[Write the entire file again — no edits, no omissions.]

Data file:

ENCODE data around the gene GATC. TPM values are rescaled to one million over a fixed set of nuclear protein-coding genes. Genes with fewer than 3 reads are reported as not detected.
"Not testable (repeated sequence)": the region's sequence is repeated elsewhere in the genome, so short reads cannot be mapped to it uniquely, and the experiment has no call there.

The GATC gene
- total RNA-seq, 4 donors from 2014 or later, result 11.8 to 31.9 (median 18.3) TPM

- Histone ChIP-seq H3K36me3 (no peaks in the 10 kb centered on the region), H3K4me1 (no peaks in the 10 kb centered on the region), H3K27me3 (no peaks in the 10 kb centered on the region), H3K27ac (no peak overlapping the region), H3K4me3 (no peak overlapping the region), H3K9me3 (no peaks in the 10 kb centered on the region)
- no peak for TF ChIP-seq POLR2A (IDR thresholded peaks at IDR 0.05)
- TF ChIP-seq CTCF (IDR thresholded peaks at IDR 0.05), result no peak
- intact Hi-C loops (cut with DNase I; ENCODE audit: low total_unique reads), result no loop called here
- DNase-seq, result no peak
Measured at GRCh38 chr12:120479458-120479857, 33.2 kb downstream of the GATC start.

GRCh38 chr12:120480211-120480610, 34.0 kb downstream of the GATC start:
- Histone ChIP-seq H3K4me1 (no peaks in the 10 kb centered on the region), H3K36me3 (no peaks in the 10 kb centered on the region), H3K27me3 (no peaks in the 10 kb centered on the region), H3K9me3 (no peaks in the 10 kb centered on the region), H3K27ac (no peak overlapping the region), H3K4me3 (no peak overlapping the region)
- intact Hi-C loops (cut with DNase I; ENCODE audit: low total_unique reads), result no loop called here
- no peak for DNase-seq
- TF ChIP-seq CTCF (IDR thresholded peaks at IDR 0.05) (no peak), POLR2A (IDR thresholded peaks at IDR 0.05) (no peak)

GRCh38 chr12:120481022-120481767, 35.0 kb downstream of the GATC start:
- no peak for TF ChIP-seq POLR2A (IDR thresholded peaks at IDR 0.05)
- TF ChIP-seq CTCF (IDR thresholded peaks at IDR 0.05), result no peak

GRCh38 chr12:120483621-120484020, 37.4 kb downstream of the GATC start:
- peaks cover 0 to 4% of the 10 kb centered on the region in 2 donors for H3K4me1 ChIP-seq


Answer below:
ENCODE data around the gene GATC. TPM values are rescaled to one million over a fixed set of nuclear protein-coding genes. Genes with fewer than 3 reads are reported as not detected.
"Not testable (repeated sequence)": the region's sequence is repeated elsewhere in the genome, so short reads cannot be mapped to it uniquely, and the experiment has no call there.

The GATC gene
- total RNA-seq, 4 donors from 2014 or later, result 11.8 to 31.9 (median 18.3) TPM

- Histone ChIP-seq H3K36me3 (no peaks in the 10 kb centered on the region), H3K4me1 (no peaks in the 10 kb centered on the region), H3K27me3 (no peaks in the 10 kb centered on the region), H3K27ac (no peak overlapping the region), H3K4me3 (no peak overlapping the region), H3K9me3 (no peaks in the 10 kb centered on the region)
- no peak for TF ChIP-seq POLR2A (IDR thresholded peaks at IDR 0.05)
- TF ChIP-seq CTCF (IDR thresholded peaks at IDR 0.05), result no peak
- intact Hi-C loops (cut with DNase I; ENCODE audit: low total_unique reads), result no loop called here
- DNase-seq, result no peak
Measured at GRCh38 chr12:120479458-120479857, 33.2 kb downstream of the GATC start.

GRCh38 chr12:120480211-120480610, 34.0 kb downstream of the GATC start:
- Histone ChIP-seq H3K4me1 (no peaks in the 10 kb centered on the region), H3K36me3 (no peaks in the 10 kb centered on the region), H3K27me3 (no peaks in the 10 kb centered on the region), H3K9me3 (no peaks in the 10 kb centered on the region), H3K27ac (no peak overlapping the region), H3K4me3 (no peak overlapping the region)
- intact Hi-C loops (cut with DNase I; ENCODE audit: low total_unique reads), result no loop called here
- no peak for DNase-seq
- TF ChIP-seq CTCF (IDR thresholded peaks at IDR 0.05) (no peak), POLR2A (IDR thresholded peaks at IDR 0.05) (no peak)

GRCh38 chr12:120481022-120481767, 35.0 kb downstream of the GATC start:
- no peak for TF ChIP-seq POLR2A (IDR thresholded peaks at IDR 0.05)
- TF ChIP-seq CTCF (IDR thresholded peaks at IDR 0.05), result no peak

GRCh38 chr12:120483621-120484020, 37.4 kb downstream of the GATC start:
- peaks cover 0 to 4% of the 10 kb centered on the region in 2 donors for H3K4me1 ChIP-seq